As far as Never Nervous is concerned, there is only one holiday that actually matters, and that holiday is motherfucking HALLOWEEN. It’s that time of year where you feel compelled to watch a shit ton of horror films and shamelessly eat boat loads of candy, two of my absolute favorite past times. If those two happenings alone don’t get you aroused, you might want to check your pulse to make sure you aren’t one of the undead.
To celebrate Halloween ’15, I had a few friends over to hand out candy to the hordes of (mostly) appreciative costume-clad children. We sat around a flaming fire pit in my front yard and This all served as a precursor to our main event, which happened to be a free show at Kaiju featuring Vaderbomb, Blood Planet, Tiger Sex and Sweatermeat. That lineup alone would be enough to get Linda Blair’s head to spin right the fuck off of her possessed, rotting neck!
We arrived just in time to watch openers Sweatermeat, who got the party started in a hurry with their danced up weirdo rock and roll noise. If I’m not mistaken, these folks plan to take a sort of “break” following this show, so if you missed out, tough noogies.
Next up was Las Vegas punk band Tiger Sex, a group I knew nothing about before their set. I could be wrong, but I don’t think anyone at Kaiju was ready for the delightful over-the-top performance from their screeching singer. Her charisma was absolutely the driving force behind their presentation of MC5/Stooges infused of rock and roll. When the band wrapped things up, I was left starving for more, so I immediately got online and purchased their two-song Prostitution EP, which features a fantastic cover of the Stooges classic “TV Eye”.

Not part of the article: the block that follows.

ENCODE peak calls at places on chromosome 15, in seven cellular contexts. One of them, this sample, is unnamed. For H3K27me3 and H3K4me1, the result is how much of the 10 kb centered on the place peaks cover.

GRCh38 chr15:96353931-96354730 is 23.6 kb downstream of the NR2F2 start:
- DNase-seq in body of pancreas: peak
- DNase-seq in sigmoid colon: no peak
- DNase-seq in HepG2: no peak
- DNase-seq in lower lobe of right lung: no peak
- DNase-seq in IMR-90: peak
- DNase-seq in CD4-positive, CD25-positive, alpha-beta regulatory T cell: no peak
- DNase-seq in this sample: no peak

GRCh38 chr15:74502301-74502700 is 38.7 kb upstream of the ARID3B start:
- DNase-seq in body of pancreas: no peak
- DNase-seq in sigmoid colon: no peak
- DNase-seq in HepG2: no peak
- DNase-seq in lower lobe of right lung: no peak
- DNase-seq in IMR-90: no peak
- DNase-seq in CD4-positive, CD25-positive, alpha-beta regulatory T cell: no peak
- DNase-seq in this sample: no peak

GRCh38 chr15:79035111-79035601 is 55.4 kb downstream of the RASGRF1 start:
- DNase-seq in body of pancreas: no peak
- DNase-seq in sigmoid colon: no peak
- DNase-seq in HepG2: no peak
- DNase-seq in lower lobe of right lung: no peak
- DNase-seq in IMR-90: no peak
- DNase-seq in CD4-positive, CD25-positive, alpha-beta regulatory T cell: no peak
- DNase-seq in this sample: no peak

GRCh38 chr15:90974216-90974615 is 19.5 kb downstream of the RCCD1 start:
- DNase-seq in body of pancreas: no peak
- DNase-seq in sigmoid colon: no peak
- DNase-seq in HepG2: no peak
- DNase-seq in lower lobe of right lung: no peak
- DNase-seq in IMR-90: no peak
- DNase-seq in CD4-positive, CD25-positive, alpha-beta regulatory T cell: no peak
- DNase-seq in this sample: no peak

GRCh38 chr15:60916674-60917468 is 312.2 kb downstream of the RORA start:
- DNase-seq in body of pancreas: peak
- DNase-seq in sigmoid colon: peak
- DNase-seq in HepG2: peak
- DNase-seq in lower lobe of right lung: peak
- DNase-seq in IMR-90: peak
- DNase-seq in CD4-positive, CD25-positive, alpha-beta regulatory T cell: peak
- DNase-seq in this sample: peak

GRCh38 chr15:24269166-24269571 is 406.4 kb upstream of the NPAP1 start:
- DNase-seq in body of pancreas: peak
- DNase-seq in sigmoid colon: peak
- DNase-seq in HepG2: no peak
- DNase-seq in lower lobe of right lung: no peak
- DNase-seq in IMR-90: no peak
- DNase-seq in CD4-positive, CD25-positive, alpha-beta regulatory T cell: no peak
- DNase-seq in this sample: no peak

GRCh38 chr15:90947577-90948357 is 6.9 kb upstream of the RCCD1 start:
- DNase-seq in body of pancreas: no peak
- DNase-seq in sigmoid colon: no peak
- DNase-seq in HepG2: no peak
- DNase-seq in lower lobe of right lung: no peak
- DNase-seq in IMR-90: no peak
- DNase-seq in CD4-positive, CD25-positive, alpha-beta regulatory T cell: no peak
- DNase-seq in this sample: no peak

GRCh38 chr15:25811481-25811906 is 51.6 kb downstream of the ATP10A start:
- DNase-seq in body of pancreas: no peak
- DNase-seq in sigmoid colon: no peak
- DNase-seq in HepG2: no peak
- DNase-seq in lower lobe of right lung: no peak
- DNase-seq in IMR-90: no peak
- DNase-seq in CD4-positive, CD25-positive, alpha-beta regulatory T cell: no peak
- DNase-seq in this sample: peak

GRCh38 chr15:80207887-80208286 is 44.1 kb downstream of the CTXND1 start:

I didn’t watch a second of Blood Planet’s set, not because I don’t like Blood Planet, but because they were playing a set consisting only of White Stripes covers, a band I don’t particularly care for. I spent the duration of their time slot catching up with friends and getting mentally ready for one of Louisville’s finest attractions: VADERBOMB. As usual, they were on point, full of swagger and loud as fuck. The crowd/participants were rowdy and receptive as the band ripped through an eardrum melting set full of vintage wrestling call-backs.